Day-Two Qualifying Wrap-Up

As far as the Last Row Shootout, there was not really a whole lot of drama – at least not enough to justify the word “Shootout”. Each of the five cars made an attempt once the the session started, and this was the order on the bottom of the pylon after those five attempts.

It pretty much stayed that way.


Then there was a lull…a big lull. All five of the drivers sat sweating in their cars, waiting on someone else to make a move. With about fifteen minutes to go, Charlie Kimball and RC Enerson made a couple of stabs at it, but to no avail. Simona De Silvestro nervously sat and played the waiting game. Her patience paid off as both challengers fell short. When it was over, she breathed a sigh of relief and climbed out of the car and gave a big waves to the fans in the upper deck of the stands, who were cheering loudly for her.


For the record, the last row will be Sage Karam, Will Power and Simona De Silvestro.

After a thirty-minute break, the Firestone Fast Nine took place. With the slowest of the nine from Saturday, Marcus Ericsson, going first. The Fast Nine went almost according to yesterday’s speeds; except that Helio Castroneves,Tony Kanaan and Ed Carpenter went a little slower. Rinus VeeKay fired up the crowd when he was on the provisional pole with a four-lap average of 231.511 mph, going even faster than his boss Ed Carpenter. When Colton Herta laid down a 231.655, Scott Dixon knew he had his work cut out for him.

While the NTT IndyCar Series seems to be in the middle of a youth movement, experience is what counts the most at 16th and Georgetown. Dixon came out and let everyone know he was up to the challenge , when he posted a 232.757. At he end of the run, Dixon nipped Herta for the pole with a slightly faster speed of 231.685 mph.

Scott Dixon joins AJ Foyt, Rex Mays and Helio Castroneves with four poles in the Indianapolis 500. Rick Mears is the all-time leader with six, and no one has five.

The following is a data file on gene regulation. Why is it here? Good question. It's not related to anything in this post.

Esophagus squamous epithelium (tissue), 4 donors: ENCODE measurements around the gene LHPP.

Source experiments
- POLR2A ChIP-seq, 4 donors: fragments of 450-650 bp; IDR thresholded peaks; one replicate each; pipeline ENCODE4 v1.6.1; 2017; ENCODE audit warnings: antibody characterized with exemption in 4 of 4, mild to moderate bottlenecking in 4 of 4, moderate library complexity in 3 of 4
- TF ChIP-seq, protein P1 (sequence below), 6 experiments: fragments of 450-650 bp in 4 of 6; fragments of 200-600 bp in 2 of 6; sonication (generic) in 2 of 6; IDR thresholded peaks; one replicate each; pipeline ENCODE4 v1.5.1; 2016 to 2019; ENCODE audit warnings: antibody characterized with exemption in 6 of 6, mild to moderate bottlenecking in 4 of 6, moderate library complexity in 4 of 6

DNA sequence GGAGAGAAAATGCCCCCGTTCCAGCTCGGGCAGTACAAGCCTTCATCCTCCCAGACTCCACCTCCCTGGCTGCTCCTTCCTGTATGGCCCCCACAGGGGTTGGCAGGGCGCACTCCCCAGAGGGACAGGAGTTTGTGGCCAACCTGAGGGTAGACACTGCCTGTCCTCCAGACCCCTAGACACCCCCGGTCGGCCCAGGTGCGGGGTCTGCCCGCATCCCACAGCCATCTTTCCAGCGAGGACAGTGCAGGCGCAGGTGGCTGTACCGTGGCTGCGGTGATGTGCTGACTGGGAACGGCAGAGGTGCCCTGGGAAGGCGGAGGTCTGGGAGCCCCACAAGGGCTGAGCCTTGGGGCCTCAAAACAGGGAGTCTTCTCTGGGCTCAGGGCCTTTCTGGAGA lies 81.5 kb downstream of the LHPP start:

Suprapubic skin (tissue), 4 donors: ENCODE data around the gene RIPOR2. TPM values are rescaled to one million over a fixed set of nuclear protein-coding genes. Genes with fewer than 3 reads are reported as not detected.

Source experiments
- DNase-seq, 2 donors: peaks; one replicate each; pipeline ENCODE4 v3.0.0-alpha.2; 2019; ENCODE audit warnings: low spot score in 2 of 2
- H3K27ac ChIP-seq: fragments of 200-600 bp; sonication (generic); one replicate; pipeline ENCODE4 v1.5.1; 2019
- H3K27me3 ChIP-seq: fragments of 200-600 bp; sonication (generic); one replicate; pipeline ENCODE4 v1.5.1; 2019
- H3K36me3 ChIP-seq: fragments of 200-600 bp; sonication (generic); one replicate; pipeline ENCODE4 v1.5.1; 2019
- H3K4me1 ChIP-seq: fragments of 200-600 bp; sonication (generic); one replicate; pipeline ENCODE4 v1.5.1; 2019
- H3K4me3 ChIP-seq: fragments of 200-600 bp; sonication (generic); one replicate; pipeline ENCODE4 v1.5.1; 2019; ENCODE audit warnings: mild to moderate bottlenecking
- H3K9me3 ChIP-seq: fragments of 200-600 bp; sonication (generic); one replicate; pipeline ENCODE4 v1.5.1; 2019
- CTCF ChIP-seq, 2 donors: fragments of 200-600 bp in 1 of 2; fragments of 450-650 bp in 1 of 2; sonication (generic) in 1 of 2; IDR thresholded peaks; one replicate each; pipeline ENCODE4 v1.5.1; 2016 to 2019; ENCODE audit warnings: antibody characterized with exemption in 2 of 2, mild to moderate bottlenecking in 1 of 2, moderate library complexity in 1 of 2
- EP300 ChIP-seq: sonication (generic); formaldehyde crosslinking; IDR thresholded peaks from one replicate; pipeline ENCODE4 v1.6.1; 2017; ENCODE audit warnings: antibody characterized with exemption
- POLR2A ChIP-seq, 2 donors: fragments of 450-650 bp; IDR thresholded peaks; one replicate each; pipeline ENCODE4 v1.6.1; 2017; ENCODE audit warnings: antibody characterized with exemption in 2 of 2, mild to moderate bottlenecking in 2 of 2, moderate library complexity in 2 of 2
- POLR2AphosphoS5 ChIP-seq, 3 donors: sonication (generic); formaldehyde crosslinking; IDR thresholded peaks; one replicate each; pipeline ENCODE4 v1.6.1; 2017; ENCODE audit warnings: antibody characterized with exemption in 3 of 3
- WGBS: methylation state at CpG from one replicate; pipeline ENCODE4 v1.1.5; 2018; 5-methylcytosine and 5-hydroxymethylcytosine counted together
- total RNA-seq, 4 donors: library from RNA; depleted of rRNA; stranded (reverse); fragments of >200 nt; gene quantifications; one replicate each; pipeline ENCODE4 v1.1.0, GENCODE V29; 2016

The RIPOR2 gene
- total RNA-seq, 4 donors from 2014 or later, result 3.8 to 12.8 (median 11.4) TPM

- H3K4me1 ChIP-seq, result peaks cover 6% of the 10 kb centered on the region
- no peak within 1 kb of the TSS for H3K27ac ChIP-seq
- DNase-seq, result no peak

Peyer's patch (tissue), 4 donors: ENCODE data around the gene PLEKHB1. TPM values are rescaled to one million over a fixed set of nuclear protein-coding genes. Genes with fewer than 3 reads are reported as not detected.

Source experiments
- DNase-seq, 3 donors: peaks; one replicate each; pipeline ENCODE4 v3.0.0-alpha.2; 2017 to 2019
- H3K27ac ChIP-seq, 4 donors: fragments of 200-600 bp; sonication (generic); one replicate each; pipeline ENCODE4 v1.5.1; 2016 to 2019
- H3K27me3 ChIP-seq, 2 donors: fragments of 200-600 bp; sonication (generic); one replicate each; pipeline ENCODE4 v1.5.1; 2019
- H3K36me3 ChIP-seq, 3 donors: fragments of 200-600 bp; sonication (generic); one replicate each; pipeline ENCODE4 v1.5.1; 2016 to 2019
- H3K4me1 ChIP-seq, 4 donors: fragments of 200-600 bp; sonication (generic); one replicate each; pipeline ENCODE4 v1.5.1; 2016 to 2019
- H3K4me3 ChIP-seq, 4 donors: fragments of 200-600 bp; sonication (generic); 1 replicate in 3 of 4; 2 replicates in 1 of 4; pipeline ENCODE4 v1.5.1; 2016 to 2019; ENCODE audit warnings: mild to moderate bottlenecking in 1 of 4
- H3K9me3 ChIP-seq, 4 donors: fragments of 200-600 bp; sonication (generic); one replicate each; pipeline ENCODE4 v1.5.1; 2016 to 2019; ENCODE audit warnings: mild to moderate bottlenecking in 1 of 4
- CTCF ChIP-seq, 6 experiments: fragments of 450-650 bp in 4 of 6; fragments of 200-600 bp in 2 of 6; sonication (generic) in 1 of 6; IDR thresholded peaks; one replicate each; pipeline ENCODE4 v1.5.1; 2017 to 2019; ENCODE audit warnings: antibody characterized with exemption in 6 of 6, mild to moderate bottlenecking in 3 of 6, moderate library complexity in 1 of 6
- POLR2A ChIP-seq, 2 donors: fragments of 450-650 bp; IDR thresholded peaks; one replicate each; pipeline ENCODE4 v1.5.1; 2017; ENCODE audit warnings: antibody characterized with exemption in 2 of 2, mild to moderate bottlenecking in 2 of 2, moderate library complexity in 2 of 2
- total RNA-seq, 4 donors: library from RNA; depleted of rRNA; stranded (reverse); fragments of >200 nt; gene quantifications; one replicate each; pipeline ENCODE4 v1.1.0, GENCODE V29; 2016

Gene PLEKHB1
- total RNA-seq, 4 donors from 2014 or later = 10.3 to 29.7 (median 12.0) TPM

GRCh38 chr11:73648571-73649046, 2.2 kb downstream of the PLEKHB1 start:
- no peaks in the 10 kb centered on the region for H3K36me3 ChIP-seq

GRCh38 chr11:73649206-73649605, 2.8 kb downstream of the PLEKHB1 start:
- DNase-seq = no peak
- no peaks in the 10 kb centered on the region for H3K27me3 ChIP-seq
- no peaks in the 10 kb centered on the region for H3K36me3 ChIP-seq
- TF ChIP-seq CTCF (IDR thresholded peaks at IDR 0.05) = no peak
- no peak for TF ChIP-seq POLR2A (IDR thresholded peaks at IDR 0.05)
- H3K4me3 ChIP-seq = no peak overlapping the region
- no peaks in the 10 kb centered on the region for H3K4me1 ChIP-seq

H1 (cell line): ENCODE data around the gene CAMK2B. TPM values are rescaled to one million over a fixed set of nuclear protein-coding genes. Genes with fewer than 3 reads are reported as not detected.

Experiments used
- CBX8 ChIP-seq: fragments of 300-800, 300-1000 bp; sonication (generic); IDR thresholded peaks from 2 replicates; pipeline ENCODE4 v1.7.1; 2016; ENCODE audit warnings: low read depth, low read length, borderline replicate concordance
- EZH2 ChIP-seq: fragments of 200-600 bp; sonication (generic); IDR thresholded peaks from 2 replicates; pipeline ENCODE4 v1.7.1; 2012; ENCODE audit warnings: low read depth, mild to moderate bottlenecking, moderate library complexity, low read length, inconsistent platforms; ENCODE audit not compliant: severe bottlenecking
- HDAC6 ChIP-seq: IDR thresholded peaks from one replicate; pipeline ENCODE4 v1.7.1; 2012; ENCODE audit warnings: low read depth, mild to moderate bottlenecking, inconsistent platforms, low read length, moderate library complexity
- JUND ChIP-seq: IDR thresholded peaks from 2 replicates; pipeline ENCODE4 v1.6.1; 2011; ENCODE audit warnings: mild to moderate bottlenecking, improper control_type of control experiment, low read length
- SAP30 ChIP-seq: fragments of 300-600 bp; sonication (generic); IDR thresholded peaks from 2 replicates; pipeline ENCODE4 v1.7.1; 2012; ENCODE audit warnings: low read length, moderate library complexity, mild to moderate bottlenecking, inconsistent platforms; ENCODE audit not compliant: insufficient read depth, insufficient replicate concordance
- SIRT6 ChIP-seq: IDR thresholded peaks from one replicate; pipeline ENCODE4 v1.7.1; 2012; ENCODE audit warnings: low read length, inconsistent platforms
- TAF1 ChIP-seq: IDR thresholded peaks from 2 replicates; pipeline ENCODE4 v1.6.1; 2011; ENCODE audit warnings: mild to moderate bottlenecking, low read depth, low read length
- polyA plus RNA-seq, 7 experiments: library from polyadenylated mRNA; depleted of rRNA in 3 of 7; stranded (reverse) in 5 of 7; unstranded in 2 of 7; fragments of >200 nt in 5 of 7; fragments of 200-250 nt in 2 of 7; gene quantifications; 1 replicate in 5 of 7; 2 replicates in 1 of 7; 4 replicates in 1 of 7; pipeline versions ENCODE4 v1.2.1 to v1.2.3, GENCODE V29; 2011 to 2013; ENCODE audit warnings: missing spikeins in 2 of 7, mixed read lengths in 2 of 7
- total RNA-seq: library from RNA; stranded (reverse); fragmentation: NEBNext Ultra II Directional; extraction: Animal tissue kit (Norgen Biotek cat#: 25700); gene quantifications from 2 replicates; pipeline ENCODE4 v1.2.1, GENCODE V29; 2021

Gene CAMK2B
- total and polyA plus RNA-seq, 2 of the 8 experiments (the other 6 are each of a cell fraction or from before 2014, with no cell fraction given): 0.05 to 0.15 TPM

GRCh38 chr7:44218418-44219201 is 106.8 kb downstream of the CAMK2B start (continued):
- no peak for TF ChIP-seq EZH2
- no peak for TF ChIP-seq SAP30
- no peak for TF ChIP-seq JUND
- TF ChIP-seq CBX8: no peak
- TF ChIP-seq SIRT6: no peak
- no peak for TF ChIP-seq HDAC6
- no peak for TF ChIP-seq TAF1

The front row is a mix of experience and youth. Scott Dixon is forty, while Colton Herta is twenty-one and Rinus VeeKay is twenty.


Now the boost gets turned down for the late afternoon practice, Carb Day and the race next Sunday. I’m not sure why the increased boost this weekend benefitted the Hondas more than the Chevys. Throughout the week, the two manufacturers appeared to be dead-even. Once the boost was added on Fast Friday, the only competitive Chevys seems to be those of Ed Carpenter Racing. The cars of Penske, McLaren and Foyt seemed to be out to lunch. Now that the boost is about to be dialed back, does that mean the Chevys will be more competitive in the race than they were this weekend? You would think so, but who knows?

I am not going to stick around for the final practice this afternoon. It is scheduled to go from 5:00 pm until 7:00 pm. I plan on being in Kentucky by the time it is over. I will still have a (probably abbreviated) Random Thoughts post on Monday, and will continue posting every day in May this week.

That is going to do it for me for this weekend. Thanks to everyone who followed along. Don’t forget that the entries for the Trivia Contest are due on Tuesday May 25 by 6:00 pm EDT. Check back tomorrow morning.

George Phillips

3 Responses to “Day-Two Qualifying Wrap-Up”

  1. Trevor Gardiner Says:

    Thanks George. Good job

  2. Brandon Wright Says:

    Thanks for the coverage George, I found it to be a fun and entertaining weekend.

  3. Yannick Says:

    Thank you for the coverage of this event.
    The talent level of this field is so deep, it’s unbelievable.

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